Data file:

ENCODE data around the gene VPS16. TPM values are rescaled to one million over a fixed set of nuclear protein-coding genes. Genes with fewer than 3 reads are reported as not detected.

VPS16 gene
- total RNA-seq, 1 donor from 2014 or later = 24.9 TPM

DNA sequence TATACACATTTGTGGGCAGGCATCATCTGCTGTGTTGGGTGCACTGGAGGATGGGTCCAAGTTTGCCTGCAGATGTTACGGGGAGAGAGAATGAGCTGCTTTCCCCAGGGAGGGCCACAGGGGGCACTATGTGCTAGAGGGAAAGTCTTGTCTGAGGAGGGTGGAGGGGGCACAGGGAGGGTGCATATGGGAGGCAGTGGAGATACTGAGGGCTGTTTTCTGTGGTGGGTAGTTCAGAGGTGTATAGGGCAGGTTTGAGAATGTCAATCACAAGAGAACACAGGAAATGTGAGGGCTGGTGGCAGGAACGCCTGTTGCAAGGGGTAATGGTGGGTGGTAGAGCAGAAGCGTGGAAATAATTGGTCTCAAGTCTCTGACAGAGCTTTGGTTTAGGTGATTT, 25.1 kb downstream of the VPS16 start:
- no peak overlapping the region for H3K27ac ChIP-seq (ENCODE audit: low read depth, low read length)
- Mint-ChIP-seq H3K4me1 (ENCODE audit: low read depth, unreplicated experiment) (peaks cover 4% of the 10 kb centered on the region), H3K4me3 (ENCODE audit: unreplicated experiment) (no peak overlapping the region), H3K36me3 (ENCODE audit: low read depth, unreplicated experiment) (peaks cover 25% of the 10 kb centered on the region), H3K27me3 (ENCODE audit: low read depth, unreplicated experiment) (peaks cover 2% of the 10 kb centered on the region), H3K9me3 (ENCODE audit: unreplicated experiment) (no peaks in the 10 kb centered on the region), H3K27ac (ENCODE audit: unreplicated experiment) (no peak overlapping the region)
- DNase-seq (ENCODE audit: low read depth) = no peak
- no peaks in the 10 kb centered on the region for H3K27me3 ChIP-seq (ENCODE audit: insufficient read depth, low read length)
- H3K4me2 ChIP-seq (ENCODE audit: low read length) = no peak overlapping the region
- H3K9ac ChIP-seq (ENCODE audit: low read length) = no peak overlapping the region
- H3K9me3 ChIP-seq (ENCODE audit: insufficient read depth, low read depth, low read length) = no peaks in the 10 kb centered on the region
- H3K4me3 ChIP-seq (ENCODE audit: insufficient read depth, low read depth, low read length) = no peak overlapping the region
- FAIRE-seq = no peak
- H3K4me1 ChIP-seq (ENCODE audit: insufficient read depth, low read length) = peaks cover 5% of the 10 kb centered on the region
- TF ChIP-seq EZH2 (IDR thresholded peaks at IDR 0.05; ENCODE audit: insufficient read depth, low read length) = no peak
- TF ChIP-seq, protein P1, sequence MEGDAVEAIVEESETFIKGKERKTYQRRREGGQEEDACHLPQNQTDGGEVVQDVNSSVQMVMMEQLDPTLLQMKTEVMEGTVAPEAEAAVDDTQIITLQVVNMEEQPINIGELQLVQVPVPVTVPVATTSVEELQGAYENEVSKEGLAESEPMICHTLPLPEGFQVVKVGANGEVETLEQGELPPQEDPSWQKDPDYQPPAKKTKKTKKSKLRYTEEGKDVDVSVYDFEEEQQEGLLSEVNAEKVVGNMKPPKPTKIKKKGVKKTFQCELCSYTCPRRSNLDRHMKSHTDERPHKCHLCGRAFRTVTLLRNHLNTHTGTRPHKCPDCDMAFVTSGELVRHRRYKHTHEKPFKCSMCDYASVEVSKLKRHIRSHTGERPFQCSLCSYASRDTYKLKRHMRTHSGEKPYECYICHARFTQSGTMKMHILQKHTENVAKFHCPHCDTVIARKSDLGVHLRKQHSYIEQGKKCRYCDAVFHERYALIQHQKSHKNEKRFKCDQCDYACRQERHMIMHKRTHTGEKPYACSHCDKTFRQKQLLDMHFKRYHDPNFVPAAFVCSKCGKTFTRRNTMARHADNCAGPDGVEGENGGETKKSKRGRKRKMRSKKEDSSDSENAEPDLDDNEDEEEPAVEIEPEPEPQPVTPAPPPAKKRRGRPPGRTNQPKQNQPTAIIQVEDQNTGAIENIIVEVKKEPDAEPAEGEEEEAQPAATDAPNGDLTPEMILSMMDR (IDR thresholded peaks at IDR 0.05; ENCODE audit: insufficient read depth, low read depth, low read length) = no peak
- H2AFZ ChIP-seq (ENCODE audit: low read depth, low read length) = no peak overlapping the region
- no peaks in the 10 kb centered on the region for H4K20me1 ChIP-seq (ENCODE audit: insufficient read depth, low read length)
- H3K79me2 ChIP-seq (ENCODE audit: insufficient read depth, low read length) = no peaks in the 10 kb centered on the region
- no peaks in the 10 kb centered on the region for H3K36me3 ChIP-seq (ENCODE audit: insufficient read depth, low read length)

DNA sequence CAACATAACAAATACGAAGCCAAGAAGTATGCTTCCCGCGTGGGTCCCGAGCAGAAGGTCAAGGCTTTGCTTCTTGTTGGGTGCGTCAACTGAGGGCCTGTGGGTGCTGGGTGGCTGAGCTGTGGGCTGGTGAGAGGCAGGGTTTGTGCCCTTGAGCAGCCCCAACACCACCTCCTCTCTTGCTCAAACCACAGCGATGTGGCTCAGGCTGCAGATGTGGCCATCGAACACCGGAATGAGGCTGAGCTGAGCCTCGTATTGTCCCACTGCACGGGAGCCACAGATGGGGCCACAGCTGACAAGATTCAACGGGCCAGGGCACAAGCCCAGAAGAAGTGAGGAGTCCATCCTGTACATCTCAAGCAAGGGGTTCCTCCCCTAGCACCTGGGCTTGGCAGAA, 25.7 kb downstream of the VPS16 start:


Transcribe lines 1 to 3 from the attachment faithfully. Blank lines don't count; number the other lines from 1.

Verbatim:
ENCODE data around the gene VPS16. TPM values are rescaled to one million over a fixed set of nuclear protein-coding genes. Genes with fewer than 3 reads are reported as not detected.

VPS16 gene
- total RNA-seq, 1 donor from 2014 or later = 24.9 TPM